Around 20 minutes before kick-off, front of house engineer, Dave Vinni, was hard at it. The Nolls hadn’t scheduled a soundcheck for this date… but no matter, a 10-minute line check did the job.
It’s amazing how so many variables have been all-but excised from concert touring sound. Thanks to better, more controllable speaker systems, more powerful DSP and some bright sparks driving it all, most of the vagaries of a room can be taken out of the equation. Dave knows that once the line check’s over, and the band strolls on stage, the speakers in the room will sound much the same as it did last night or last week. Sure, there’s a few minutes of semi-frantic (or as frantic as Dave can get… which isn’t particularly frantic at all) tweaking and fine-tuning, but that’s simply about mixing, it’s not about fixing. Wild Gravity’s Digico D1 console plays its part here as well. Having your mixer set and ready to go (including all the EQ, effects and dynamics) before you arrive has obvious advantages.
The Geelong Arena is an odd ‘room’. Actually it’s a basketball stadium. And given most of the seating is down the sideline, the setup is oriented in that direction – so it’s a wide, squat geometry with the mix position only about 10 metres from the stage. Again, in years gone by this would have been nigh-on intolerable. Any ‘pumpkin’ of trapezoidal speakers would have been chucking it out in all directions to ensure the people 40 rows up were getting their ‘fair share’, and probably would have meant the mix position would have been sprayed with an enormous amount of SPL. On the night, the two lower Geo-D elements were mechanically set to a wider 120-degree dispersion and it was sounding quite sweet. The Arena won’t be mentioned in hushed whispers along with the great auditoria of the world, but at least the sound was even (both in level and in frequency response) from top to bottom and the full width of the room.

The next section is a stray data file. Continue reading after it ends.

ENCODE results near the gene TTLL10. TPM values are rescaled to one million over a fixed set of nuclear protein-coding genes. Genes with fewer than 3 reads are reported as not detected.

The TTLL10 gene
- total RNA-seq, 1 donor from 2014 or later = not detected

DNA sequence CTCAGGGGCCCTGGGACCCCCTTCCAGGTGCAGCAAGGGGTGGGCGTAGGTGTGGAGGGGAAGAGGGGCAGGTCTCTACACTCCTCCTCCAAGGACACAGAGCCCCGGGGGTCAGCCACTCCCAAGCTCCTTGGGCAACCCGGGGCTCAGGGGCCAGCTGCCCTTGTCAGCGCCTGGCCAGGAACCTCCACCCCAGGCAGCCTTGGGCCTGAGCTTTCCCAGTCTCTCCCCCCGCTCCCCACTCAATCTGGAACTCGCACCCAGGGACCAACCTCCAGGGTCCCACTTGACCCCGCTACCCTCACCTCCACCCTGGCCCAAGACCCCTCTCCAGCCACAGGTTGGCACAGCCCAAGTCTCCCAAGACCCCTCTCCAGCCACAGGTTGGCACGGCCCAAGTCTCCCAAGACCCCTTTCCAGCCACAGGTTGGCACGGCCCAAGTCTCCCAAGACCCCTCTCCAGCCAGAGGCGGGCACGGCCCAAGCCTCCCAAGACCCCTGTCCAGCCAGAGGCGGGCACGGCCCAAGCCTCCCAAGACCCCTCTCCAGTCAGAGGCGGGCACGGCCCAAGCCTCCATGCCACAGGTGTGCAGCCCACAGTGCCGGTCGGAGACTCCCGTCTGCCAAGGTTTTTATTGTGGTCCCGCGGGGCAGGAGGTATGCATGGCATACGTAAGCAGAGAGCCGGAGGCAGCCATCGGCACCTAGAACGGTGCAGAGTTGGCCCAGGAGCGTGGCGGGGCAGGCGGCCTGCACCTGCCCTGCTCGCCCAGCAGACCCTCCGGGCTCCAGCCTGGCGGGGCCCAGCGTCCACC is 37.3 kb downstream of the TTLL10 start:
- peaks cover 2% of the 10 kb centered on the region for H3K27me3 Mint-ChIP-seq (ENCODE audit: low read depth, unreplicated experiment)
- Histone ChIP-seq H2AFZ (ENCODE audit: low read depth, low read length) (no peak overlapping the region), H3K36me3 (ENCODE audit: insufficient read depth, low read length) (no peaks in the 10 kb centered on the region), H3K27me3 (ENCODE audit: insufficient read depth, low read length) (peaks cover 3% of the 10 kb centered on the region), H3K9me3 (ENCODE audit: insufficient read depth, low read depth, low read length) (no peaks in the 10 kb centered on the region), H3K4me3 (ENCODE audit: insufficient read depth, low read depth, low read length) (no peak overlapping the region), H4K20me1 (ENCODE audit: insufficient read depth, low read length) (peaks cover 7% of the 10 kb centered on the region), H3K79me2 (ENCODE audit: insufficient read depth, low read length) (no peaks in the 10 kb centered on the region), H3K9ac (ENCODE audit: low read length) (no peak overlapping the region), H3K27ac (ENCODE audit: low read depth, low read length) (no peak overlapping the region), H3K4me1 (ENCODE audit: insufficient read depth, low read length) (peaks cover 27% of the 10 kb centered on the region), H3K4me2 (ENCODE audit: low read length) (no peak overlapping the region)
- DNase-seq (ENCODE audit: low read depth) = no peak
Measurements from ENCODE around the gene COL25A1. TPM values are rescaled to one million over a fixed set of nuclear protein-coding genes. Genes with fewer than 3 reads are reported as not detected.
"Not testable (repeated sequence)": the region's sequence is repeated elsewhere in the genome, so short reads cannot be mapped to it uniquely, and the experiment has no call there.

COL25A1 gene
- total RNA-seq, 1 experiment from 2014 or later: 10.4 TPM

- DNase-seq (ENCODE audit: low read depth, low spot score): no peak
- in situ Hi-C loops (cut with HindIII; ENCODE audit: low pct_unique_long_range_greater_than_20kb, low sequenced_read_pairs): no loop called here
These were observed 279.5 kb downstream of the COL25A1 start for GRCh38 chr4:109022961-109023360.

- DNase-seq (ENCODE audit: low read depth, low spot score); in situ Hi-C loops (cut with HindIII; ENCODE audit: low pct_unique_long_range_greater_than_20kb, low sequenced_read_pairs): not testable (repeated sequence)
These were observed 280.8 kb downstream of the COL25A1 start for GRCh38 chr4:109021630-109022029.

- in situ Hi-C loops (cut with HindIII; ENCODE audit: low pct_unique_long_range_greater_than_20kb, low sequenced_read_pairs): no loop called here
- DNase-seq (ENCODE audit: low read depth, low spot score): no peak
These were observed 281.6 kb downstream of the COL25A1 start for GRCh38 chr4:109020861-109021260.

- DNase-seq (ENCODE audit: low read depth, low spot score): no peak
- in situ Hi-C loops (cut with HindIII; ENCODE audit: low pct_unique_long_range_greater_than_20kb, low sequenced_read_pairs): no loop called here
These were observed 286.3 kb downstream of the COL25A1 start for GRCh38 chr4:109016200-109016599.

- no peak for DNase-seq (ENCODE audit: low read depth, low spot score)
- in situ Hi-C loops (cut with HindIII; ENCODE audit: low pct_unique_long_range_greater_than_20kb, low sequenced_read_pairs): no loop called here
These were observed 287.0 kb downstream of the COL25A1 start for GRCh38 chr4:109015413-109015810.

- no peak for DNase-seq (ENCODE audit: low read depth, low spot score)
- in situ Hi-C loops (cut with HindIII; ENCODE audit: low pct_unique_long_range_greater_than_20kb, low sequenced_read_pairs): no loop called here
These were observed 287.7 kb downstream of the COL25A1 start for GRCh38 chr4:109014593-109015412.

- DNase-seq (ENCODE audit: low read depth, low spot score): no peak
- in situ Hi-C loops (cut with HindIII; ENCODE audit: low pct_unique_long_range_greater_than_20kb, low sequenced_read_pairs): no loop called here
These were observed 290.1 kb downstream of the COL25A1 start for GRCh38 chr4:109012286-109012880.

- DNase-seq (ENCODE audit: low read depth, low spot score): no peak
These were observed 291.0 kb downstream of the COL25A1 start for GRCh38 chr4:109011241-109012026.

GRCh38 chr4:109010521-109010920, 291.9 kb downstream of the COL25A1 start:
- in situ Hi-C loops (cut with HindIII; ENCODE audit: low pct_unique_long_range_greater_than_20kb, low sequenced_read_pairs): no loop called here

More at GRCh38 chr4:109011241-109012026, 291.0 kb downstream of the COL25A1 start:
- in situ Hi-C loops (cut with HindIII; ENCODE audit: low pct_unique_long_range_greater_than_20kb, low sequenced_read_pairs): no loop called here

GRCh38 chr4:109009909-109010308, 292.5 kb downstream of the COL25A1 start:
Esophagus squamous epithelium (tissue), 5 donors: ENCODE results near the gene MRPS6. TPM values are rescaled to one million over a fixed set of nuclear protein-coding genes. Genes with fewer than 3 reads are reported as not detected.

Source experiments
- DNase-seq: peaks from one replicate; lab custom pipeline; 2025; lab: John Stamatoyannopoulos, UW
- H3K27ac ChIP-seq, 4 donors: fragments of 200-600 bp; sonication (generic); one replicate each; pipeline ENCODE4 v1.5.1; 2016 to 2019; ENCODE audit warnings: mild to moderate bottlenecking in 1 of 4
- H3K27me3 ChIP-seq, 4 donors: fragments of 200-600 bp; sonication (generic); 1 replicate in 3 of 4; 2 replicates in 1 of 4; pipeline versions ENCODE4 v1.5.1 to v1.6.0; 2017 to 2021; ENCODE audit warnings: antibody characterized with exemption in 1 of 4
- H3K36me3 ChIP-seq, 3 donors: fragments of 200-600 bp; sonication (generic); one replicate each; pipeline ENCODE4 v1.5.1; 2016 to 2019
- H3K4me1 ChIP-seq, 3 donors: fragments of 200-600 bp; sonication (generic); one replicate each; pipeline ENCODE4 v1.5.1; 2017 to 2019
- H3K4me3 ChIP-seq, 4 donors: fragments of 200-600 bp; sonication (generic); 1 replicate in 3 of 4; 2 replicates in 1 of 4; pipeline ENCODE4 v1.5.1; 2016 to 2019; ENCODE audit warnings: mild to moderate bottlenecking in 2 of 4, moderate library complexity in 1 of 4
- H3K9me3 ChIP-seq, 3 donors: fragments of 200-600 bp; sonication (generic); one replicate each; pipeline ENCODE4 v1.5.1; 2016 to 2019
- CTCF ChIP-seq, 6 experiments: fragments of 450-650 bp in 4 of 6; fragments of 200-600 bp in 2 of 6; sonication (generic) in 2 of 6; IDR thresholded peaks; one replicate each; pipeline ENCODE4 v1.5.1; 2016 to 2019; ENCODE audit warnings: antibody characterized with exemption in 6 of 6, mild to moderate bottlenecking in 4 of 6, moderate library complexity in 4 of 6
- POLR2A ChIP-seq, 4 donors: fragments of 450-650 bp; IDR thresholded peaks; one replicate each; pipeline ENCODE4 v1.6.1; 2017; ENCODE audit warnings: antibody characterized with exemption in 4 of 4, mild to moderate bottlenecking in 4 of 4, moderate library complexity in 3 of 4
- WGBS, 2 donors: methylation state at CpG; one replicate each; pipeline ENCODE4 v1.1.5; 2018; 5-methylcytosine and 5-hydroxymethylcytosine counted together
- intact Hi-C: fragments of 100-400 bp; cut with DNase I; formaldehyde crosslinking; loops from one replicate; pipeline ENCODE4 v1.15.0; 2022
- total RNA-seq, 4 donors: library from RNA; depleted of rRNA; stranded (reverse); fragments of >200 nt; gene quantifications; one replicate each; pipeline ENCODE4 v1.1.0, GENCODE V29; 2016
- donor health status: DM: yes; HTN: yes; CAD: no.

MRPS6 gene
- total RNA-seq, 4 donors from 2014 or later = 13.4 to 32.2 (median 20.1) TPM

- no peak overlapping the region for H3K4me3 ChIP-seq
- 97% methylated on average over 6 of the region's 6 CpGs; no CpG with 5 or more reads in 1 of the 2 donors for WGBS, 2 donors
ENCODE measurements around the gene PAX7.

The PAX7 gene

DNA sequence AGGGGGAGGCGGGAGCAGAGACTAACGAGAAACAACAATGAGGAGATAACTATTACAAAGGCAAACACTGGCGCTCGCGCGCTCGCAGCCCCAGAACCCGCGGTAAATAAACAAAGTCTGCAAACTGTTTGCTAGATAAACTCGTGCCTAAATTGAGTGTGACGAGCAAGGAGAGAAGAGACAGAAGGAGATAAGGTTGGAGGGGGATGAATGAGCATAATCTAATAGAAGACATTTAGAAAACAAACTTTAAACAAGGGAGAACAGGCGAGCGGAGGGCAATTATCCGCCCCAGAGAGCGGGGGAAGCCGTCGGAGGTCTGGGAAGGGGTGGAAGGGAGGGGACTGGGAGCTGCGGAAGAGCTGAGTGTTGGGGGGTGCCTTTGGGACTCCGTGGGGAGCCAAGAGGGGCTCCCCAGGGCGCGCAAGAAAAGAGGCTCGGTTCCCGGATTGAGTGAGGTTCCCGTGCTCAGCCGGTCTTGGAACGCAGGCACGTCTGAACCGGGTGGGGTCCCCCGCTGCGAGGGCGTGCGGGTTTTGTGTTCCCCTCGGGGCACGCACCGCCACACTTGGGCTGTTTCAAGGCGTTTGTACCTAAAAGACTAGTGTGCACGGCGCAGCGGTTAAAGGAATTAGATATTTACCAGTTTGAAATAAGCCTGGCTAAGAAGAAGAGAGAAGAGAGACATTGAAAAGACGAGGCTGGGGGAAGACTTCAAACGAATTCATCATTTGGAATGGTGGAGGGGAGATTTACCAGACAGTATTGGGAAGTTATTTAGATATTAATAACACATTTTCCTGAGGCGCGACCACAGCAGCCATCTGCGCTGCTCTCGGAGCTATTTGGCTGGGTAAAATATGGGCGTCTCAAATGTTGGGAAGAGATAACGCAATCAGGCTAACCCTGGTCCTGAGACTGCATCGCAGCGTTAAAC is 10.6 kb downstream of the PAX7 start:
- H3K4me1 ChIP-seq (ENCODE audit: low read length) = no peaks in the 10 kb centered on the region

This might be one of the first Australian outings for the Geo-D, but internationally it has been on the scene for a number of months now. Even fresher, though, is the new cardioid Geo Sub. AT’s been to a few Bruce Johnston-catered concerts that have used the beefy CD18 subs (Powderfinger, Jet and Garbage) which itself displays some serious cardioid characteristics (most of the energy fires forward), but the Geo Sub is the next generation. Unlike the CD18, the Geo Sub is made to be flown as well as ground-stacked, and sports a different driver arrangement. It’s not horn-loaded for starters. There’s a single 18 doing most of the work along with two 12-inch side-mounted drivers, which assist with the cardioid pattern control responsibilities. For this gig the Geo Subs were ground stacked, so it was quite easy to get in behind them. With a CD playing, and the throttle let out, they’re obviously a serious sub. But standing only a couple of metres behind, you could quite easily conduct a conversation, such is the rear pattern control. The other thing to note was the fact there were only two Geo Subs aside in a room of about 1500 people. And, unbelievably, it was absolutely sufficient.
IPSO FACTO… NEXO?
This article is by no means a ‘review’ of the Geo-D. Sure, I had a good listen, and the system sounds very good indeed. But does it sound better than the various other demos I’ve been to over the last 12 months? It’s very, very hard to make that judgement. I think this article is more a review of a Geo-D purchase than anything else… and maybe a review of Noel’s truck (now there’s a story!). I’m not saying Nexo is anything less than a hi-tech, R&D-led company that’s making high quality gear, but most of us don’t get to make purchasing decisions based on six-way, double-blind speaker shootouts… and even if we did, chances are we wouldn’t buy the subjectively best-sounding system, we’d go with one of the others. Why? Because of all those other contributing factors I mentioned in my introduction. Price, support, training, versatility, security of investment, ease of rigging, and ease of trucking all play a big part. Just ask Noel.